Rexahn Pharmaceuticals, Inc. (NYSE MKT: RNN), a clinical stage biopharmaceutical company, announced today that it has signed an exclusive license agreement with the Ohio State Innovation Foundation, an affiliate of The Ohio State University, for a novel oligonucleotide drug delivery platform, Lipid-Coated Albumin Nanoparticle (LCAN), developed at The Ohio State University College of Pharmacy. In preclinical studies, the LCAN platform has demonstrated the ability to deliver oligonucleotide compounds into cancer tumors, which can result in improved safety and efficacy. Rexahn’s first preclinical candidate to be developed with this delivery platform will be RX-0201-nano.
“The LCAN platform allows Rexahn to specifically target cancer tumors with oligonucleotides in a way that increases potency and reduces side effects, and is a broad platform that has the ability to generate multiple therapeutic candidates going forward. We will initially move forward with RX-0201-nano as the first candidate from the LCAN platform, and we anticipate entering the clinic with the first candidate within two years,” stated Peter D. Suzdak, Ph.D., Rexahn’s Chief Executive Officer. “Furthermore, the platform also offers Rexahn the ability to use this delivery platform to enhance and create additional next generation oligonucleotide therapies.”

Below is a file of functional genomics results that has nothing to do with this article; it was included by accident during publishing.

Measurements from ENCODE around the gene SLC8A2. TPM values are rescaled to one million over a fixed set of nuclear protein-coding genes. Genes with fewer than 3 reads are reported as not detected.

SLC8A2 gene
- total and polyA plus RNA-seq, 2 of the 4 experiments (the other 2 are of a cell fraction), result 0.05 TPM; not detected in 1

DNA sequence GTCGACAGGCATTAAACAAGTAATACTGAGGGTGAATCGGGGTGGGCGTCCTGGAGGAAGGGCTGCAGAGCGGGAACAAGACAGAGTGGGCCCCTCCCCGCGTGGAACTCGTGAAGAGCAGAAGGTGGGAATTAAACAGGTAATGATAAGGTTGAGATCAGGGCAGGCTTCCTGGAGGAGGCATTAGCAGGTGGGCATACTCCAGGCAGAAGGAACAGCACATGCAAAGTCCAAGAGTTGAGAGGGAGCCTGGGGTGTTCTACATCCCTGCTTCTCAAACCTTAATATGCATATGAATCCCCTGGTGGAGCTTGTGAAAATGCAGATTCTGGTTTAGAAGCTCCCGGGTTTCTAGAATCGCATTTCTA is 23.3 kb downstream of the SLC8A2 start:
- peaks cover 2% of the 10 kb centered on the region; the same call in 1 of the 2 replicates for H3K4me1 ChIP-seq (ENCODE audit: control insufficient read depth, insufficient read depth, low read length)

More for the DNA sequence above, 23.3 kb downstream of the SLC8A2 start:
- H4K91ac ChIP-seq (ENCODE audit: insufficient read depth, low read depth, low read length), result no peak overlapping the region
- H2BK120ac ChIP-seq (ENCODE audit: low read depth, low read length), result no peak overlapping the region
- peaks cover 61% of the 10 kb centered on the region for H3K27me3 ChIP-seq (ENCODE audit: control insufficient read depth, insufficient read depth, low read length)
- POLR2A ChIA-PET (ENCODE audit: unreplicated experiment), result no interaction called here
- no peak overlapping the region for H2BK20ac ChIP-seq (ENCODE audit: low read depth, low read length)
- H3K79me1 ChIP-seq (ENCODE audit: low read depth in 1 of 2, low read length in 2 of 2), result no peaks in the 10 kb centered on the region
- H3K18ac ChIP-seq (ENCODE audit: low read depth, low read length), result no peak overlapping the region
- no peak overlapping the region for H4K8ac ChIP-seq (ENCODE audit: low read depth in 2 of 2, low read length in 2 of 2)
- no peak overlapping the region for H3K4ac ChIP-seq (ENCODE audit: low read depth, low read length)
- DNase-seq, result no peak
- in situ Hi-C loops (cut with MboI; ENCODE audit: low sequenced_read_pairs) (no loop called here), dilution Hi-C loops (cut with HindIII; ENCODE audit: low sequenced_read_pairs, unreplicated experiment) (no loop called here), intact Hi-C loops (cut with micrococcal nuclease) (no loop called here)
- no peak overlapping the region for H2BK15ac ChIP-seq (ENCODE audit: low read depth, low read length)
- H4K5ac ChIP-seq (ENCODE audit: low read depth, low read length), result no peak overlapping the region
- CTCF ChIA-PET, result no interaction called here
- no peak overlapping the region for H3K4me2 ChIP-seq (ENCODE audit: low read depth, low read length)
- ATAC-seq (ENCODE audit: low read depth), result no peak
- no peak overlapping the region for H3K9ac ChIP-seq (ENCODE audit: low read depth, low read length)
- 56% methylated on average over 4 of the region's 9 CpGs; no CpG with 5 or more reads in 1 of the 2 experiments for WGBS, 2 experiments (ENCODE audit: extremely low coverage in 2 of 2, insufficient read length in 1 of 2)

LCAN incorporates both cationic lipid and a cationized albumin that can form an electrostatic complex with oligonucleotides and be co-encapsulated by lipids. It also has a targeting moiety conjugated on the surface to direct the LCAN directly to the cancer tumors. RX-0201-nano is a nanoliposomal Akt1 inhibitor, similar to the Company’s Archexin® which may be effective in solid tumors and hematological malignancies and has shown high efficiency and good stability in preclinical studies.
Robert J. Lee, Ph.D., researcher at The Ohio State University College of Pharmacy and the inventor of the LCAN technology, commented, “The LCAN platform represents a significant advancement in targeted delivery of oligonucleotides to cancer tumors. Other types of formulation approaches have been tried in the past but none offered such potent activity for the targeted delivery of an oligonucleotide to the cancer tumor.”